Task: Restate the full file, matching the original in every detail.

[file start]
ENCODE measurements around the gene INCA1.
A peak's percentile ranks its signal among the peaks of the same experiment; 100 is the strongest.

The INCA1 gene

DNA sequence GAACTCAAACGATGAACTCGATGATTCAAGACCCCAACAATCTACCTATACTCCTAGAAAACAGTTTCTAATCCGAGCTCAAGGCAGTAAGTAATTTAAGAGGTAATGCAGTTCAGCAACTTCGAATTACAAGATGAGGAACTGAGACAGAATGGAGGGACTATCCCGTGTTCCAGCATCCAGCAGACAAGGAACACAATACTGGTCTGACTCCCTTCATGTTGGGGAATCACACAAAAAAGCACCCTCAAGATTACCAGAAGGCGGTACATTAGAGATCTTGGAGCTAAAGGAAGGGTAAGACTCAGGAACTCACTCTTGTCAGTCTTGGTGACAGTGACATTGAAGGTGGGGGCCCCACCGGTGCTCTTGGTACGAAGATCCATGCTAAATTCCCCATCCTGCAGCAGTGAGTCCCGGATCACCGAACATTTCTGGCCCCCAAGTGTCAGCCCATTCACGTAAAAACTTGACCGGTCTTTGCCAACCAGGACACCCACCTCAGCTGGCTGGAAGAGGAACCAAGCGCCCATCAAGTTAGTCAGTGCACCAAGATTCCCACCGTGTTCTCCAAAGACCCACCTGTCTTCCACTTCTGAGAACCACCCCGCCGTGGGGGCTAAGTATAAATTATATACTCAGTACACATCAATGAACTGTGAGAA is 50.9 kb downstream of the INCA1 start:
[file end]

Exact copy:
ENCODE measurements around the gene INCA1.
A peak's percentile ranks its signal among the peaks of the same experiment; 100 is the strongest.

The INCA1 gene

DNA sequence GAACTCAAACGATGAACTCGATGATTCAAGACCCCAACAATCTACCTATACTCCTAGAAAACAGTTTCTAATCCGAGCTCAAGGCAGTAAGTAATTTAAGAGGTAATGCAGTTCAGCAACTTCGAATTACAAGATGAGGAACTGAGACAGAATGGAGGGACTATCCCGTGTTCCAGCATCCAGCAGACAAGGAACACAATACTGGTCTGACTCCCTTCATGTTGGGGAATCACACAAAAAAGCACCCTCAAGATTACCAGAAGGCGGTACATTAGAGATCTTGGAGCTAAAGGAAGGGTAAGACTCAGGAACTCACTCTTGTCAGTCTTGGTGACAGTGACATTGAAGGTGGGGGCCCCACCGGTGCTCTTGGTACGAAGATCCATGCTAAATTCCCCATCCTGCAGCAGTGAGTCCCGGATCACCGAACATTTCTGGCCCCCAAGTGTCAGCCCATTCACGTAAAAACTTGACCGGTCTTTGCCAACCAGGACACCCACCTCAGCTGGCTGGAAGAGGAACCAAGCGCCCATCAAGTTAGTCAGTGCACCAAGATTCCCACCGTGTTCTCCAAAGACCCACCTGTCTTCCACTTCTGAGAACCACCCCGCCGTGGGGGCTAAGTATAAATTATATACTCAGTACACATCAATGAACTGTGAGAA is 50.9 kb downstream of the INCA1 start: